As a writer, we hang out with lots of writers. While writers like to write, there is also another common love that groups us together, that of being readers. We hear all the time that good writers are good readers. We jump around blogs, celebrating the new books that are coming out, talking about what we just read, staying up late because we just had to finish the book.
But I think we have another job as well. We have the job of helping people be readers.
Think about it. Reading in the nation has dropped and if people don't read, why are they going to care that we write? Sure, it sometimes ends up with funny things like the examples in this article, except that after the laughter has died down, it's really not that funny.
It's funny that the child of an English teacher would have a hard time reading, but let me share a bit of a trend I have seen, especially with boy readers. If boys like fantasy stories, they seem to read quite a bit. There is a great selection of middle grade and young adult books to help them stay interested. Just walk through a library and look at the covers - dragons everywhere!
But the other kind of boy reader seems to be increasingly prevalent - the one who doesn't want fantasy. We have had some success with Super Fudge type books, Holes went over pretty well, but when it comes right down to it, there aren't tons of boy middle grade non-fantasy books out there. These readers tend to drift to the non-fiction (enter titles that involve most disgusting). If you have a reader like this, let me share a huge discovery that has changed our lives here - find the book AND the audiobook to let Junior try at the same time. Many of these kids don't have the understanding of how words sound to enjoy the book.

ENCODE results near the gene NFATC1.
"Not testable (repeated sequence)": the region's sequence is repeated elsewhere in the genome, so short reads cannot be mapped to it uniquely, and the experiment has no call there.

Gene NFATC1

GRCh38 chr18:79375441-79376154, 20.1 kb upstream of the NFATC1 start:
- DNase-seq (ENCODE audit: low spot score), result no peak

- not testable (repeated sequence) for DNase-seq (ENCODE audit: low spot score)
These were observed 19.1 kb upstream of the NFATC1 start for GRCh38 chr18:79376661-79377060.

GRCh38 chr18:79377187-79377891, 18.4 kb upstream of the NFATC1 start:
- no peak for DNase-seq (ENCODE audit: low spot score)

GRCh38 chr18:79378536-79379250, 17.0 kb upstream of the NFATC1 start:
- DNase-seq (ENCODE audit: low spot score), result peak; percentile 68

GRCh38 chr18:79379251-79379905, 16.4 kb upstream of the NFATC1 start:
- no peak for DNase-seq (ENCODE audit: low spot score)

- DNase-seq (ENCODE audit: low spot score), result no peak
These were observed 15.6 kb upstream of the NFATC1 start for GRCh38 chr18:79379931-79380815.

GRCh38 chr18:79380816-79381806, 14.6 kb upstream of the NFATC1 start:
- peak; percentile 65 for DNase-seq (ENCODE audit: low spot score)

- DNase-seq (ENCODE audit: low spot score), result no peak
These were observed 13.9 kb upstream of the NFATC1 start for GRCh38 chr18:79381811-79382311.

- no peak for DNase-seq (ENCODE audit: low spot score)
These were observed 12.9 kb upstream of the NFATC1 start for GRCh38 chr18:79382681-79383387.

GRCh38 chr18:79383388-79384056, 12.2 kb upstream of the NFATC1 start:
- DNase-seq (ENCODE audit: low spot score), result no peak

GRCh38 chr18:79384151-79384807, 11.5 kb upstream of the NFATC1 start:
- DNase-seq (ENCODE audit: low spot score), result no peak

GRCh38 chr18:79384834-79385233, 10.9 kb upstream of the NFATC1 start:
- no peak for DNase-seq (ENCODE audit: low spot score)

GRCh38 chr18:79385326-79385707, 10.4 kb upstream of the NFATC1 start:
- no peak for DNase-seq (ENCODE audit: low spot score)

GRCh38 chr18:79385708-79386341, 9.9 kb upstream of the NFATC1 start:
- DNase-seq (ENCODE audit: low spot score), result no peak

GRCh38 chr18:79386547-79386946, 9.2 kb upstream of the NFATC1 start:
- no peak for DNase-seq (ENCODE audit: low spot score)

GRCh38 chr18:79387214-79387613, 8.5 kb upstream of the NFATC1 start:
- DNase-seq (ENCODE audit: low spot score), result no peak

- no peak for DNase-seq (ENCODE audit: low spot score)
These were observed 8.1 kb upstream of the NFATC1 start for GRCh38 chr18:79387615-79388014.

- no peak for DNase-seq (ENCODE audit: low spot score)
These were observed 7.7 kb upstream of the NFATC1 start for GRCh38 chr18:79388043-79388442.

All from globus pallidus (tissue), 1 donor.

Hubby has been a reluctant reader our whole marriage - people were trying to push fiction on him. He just doesn't want to read fiction. So? Working together, we have found two books he has enjoyed reading in the last two months. While many of us are fiction writers, we have to remember these aren't the only books out there.
But even beyond the reluctant reader, we know writers have a great natural desire to pay it forward. We read lots and even if it is just in the genre we are writing, I don't think it would be ridiculous when, in a library or a book store, if we see someone looking at a book, start a conversation with that person (Oh, I loved that book or This one is really good too if you liked that).
I know some of us tend to be shy or introverted, but think of the bigger picture. Get beyond book sales and money and think, really think for a moment, about a world without books. Don't you think it's worth the few minutes of discomfort to know that there is a chance someone may find a book they enjoy.
Have you helped someone find a book before? Did you experience a time when either you or a loved one didn't think reading was for them? Any other suggestions about how to get people excited about reading again?